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Bringing more light into the home

Lighting can make a huge difference in your home, whether it's to help with Seasonal Affective Disorder or better illuminating your kitchen. (AP Photo/Mark Lennihan)

SPONSORED – As we approach the dead of winter, Seattle’s grey skies can really take a toll on the lighting of your home. Leah McNabb from Crescent Lighting gives Pete some tips on how to bring more light into your home.

If you’re looking to overhaul your lighting, Leah says you should think about the layout of your home. For example, your kitchen can be quite dark without proper lighting; cabinets can create shadows that make your space look darker. She says you should think about lighting up your cabinets, either underneath or inside, and that you should think about putting overhead lighting above your kitchen island, which can become devoid of light.

Pete adds that daylighting, a method of lighting that mimics natural light, can help with Seasonal Affective Disorder (SAD) and boost the level of serotonin your brain produces.

“During those dark months, you feel like there’s not enough brightness,” says Leah. “With this lamp, you can put it into any source you have — table lamp or ceiling light — and it offers that more white light, which seems brighter. The brighter light, the happier we become.”

She recommends placing daylight bulbs in the kitchen and entryways, as well as common living spaces that you’ll normally occupy during the day.

When lighting the outdoor of your home, Leah recommends going with a light source that’s hardwired, versus solar. “That way you can control it by a timer or a photo cell,” she says. Photo cells, which read when it gets dark out, can be used in conjunction with a timer — allowing you to set the lights to geological clocks. You could time your lights to turn on at 5 p.m., but if it got dark at 4 p.m. the photo cell would turn the light on.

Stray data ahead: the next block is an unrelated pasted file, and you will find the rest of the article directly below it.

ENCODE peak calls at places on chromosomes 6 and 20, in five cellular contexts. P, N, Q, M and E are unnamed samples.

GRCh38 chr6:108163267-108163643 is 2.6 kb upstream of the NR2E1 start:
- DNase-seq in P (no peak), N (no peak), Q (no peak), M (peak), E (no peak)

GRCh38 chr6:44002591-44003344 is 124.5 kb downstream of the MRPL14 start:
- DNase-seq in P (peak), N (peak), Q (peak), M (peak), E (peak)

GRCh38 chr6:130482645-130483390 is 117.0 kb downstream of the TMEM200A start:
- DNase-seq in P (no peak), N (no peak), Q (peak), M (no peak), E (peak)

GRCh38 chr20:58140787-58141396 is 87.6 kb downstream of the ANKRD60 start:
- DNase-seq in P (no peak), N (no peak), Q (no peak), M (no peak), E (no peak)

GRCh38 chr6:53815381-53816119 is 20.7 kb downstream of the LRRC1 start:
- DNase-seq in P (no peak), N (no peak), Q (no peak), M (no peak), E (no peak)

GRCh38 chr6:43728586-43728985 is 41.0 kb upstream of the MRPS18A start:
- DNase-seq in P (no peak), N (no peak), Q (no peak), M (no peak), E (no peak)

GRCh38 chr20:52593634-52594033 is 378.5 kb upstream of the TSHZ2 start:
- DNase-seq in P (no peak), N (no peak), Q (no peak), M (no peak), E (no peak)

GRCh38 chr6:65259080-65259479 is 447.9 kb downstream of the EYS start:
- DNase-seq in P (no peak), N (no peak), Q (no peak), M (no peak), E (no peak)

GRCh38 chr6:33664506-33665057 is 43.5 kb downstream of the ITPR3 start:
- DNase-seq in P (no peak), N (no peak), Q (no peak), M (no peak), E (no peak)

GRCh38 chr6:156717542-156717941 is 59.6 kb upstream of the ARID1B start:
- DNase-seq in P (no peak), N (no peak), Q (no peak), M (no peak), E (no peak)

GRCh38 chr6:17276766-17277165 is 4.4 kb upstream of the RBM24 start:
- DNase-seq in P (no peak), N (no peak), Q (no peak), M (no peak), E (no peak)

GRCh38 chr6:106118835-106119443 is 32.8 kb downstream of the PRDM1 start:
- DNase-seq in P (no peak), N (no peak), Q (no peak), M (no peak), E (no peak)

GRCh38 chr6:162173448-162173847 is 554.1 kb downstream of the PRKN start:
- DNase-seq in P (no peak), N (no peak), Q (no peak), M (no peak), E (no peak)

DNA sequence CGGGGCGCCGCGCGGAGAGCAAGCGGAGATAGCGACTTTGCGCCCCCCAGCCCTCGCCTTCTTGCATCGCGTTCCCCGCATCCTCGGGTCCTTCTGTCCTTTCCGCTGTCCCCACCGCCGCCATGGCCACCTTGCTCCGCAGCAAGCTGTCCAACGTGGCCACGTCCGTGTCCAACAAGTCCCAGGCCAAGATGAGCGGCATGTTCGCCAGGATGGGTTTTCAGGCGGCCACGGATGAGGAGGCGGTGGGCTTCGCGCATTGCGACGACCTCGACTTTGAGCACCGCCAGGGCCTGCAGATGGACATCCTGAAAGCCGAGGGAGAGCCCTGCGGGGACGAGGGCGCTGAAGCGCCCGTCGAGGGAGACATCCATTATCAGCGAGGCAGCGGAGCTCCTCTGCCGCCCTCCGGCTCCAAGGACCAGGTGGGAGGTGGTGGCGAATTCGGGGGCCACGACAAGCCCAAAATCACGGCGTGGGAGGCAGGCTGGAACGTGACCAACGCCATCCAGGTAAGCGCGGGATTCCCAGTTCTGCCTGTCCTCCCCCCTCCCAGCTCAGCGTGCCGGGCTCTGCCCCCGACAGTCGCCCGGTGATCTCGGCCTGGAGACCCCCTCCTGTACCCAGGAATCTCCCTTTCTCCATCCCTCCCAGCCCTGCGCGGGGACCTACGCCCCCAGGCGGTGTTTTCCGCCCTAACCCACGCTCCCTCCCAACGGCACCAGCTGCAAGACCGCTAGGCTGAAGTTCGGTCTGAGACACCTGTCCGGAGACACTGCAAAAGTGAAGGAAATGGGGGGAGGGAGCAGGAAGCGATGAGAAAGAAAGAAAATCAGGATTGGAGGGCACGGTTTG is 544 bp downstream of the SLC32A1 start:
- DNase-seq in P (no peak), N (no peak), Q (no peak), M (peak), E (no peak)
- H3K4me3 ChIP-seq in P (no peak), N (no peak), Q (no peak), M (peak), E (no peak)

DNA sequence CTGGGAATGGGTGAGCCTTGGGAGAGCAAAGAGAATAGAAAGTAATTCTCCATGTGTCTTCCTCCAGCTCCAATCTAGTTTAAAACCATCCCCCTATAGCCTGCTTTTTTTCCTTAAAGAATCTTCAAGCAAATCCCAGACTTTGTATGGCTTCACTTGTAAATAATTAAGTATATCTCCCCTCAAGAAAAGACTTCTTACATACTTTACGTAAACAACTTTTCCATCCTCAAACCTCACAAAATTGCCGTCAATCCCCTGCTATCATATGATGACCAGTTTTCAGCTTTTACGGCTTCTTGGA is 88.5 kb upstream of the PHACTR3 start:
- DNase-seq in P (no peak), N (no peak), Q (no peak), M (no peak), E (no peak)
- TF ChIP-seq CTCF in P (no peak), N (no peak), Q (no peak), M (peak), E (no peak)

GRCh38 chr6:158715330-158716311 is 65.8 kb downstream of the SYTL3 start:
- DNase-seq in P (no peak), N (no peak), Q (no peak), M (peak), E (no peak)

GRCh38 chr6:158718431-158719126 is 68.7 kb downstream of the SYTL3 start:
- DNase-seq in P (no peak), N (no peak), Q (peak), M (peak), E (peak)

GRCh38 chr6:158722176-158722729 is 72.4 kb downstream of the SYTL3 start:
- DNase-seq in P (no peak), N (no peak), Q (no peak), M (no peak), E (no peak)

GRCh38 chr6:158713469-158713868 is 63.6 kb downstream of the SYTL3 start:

Recent developments in lighting technology now give you the ability to control your lights wirelessly, similar to how you open your garage door. Android and iOS applications also give you the freedom to control your lights from your phone or tablet. You could control your lights from your office, or while traveling. Pete adds that you can use this type of system to thwart a burglar casing your home. You can program your lights to turn on at random intervals, making it look like you’re home. Leah says Crescent Lighting can help you find the best system to meet your needs; each job is priced individually, and they can help you fit a lighting system to your budget.

Crescent Lighting is a proud sponsor of Home Matters.

Home Matters with Pete and Rob can be heard on KIRO Radio every Saturday at 8 a.m. and Sunday at 6 a.m. or anytime at Like Home Matters on Facebook.

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